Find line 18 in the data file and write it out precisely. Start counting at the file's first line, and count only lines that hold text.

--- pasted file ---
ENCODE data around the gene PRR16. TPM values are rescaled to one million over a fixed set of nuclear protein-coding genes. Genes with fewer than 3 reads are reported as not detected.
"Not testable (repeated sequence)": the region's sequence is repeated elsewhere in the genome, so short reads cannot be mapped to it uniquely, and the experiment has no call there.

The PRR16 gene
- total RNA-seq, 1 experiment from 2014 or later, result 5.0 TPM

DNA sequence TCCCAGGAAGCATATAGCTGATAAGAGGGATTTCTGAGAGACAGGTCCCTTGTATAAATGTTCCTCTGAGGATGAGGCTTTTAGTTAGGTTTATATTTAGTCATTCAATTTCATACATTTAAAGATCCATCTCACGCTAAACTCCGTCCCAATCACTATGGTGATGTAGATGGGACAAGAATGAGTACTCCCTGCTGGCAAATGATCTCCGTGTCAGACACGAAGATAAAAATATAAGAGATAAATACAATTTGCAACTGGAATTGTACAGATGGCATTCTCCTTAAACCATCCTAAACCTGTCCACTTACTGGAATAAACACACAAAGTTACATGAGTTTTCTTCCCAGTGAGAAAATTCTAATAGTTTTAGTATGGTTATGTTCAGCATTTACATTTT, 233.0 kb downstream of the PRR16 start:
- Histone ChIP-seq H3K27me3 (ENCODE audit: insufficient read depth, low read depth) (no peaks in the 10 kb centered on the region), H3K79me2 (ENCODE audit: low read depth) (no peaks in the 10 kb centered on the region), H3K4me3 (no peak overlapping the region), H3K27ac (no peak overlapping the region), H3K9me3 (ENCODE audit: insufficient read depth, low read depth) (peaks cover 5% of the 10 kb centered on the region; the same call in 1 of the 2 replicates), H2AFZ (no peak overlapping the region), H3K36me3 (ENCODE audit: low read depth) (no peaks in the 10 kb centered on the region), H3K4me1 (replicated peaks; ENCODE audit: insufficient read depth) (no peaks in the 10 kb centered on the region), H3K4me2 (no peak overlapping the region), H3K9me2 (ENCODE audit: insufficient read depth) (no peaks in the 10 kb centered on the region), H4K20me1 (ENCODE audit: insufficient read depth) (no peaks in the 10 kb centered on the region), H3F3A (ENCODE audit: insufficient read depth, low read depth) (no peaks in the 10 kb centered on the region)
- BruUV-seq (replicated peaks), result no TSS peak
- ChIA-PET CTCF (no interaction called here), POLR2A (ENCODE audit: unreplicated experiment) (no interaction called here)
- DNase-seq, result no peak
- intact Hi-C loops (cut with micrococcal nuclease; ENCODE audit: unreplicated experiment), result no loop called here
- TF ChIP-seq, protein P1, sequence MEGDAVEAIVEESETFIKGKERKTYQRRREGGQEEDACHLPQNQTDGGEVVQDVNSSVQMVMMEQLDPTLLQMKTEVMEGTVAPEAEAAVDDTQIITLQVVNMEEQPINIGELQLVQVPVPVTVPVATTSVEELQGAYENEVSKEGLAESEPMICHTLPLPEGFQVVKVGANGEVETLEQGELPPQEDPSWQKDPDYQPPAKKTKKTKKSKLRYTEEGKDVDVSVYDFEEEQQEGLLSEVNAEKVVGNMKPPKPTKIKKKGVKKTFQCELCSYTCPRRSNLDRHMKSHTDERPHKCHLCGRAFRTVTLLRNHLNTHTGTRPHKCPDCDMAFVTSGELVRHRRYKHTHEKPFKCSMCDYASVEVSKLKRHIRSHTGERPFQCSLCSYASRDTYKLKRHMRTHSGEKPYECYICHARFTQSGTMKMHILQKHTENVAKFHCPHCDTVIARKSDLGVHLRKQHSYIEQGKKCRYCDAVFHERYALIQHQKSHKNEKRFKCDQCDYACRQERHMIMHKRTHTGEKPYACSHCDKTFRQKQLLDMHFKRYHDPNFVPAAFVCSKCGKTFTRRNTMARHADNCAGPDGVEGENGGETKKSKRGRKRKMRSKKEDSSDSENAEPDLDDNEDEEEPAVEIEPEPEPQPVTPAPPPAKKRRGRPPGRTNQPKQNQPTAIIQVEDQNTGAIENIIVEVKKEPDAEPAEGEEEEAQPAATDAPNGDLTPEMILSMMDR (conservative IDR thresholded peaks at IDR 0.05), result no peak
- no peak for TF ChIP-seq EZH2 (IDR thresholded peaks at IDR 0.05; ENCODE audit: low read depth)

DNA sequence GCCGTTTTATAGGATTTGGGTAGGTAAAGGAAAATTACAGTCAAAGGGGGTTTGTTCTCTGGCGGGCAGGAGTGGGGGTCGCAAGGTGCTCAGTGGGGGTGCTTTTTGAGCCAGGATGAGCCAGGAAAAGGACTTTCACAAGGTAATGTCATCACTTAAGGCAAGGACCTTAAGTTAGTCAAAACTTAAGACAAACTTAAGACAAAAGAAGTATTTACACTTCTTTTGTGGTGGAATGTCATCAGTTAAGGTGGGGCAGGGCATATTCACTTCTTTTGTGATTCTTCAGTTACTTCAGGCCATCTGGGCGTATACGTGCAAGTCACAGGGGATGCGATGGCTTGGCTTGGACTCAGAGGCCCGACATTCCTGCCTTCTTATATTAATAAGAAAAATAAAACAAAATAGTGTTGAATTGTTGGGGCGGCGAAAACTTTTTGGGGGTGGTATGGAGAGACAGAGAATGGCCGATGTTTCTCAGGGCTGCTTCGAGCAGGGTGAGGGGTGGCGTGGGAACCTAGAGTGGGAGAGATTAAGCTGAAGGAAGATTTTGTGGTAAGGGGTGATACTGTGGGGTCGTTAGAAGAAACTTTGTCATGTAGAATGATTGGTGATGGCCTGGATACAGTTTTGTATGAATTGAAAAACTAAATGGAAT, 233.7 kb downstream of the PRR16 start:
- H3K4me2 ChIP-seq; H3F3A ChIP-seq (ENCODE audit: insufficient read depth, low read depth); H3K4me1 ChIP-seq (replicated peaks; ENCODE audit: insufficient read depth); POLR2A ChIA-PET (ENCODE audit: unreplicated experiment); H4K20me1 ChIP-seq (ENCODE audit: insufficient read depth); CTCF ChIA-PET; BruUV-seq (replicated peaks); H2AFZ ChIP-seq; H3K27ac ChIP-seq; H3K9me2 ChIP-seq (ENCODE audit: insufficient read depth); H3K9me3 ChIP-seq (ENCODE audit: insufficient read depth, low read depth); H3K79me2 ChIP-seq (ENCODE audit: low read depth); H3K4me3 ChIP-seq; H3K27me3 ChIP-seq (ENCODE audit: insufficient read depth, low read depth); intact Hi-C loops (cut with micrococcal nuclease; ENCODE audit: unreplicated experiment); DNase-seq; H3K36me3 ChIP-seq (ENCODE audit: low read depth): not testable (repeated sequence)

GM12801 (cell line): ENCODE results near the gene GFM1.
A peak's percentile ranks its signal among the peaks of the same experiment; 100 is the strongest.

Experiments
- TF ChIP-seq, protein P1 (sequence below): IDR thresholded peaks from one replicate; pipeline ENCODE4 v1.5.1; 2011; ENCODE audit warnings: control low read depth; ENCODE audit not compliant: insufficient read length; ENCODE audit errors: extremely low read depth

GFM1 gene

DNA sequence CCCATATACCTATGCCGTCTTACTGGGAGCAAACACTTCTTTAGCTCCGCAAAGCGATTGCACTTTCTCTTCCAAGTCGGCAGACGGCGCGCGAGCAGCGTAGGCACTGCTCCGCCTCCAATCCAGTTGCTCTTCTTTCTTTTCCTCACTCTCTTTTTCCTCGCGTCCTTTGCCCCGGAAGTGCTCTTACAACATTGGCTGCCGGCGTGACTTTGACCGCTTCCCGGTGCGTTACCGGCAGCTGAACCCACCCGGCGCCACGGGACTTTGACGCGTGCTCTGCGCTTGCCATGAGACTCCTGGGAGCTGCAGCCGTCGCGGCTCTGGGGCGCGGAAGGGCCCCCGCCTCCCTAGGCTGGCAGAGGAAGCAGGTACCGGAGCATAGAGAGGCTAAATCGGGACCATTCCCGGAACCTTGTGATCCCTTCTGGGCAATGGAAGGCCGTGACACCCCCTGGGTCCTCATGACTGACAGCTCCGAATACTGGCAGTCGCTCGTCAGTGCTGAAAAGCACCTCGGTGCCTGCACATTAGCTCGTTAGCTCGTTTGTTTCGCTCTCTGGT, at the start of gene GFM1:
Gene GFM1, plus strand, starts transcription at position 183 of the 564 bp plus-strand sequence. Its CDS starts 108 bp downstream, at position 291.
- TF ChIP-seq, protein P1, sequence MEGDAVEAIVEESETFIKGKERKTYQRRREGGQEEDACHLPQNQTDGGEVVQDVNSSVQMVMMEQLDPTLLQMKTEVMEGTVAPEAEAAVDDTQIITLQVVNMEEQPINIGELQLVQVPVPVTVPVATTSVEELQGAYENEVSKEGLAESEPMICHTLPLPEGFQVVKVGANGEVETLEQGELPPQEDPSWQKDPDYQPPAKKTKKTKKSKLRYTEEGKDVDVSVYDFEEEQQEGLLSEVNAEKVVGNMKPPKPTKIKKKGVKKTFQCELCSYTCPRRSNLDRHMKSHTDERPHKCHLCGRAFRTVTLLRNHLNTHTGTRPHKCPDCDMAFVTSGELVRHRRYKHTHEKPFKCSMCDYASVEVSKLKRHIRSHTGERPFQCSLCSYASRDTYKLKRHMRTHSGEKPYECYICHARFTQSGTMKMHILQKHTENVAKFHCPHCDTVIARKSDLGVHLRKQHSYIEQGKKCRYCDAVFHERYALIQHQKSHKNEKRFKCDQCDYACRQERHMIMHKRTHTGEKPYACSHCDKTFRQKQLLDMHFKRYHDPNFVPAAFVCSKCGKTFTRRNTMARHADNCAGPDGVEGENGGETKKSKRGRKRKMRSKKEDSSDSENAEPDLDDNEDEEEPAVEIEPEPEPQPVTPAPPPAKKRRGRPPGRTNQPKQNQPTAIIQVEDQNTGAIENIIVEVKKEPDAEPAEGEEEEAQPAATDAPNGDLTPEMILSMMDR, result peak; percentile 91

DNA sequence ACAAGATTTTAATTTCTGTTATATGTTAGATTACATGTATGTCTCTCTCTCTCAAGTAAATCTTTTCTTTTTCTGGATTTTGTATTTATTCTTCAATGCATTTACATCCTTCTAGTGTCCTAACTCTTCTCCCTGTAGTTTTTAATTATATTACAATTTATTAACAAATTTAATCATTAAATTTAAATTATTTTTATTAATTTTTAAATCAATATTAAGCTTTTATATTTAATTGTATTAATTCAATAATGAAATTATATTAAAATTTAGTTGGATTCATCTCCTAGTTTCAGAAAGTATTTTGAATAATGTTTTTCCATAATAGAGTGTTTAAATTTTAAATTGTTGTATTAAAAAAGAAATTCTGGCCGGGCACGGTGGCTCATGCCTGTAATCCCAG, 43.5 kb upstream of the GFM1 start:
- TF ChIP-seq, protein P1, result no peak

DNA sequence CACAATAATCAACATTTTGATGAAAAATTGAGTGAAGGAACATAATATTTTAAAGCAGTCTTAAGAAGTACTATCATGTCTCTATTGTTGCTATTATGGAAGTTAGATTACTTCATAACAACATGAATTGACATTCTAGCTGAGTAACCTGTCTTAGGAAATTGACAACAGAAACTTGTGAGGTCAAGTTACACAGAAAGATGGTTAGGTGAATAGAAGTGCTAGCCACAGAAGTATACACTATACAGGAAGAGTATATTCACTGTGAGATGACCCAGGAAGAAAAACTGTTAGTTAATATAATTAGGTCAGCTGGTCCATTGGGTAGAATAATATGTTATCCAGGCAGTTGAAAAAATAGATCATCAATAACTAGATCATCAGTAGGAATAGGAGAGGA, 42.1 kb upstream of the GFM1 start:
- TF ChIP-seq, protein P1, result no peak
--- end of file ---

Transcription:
- TF ChIP-seq, protein P1 (sequence below): IDR thresholded peaks from one replicate; pipeline ENCODE4 v1.5.1; 2011; ENCODE audit warnings: control low read depth; ENCODE audit not compliant: insufficient read length; ENCODE audit errors: extremely low read depth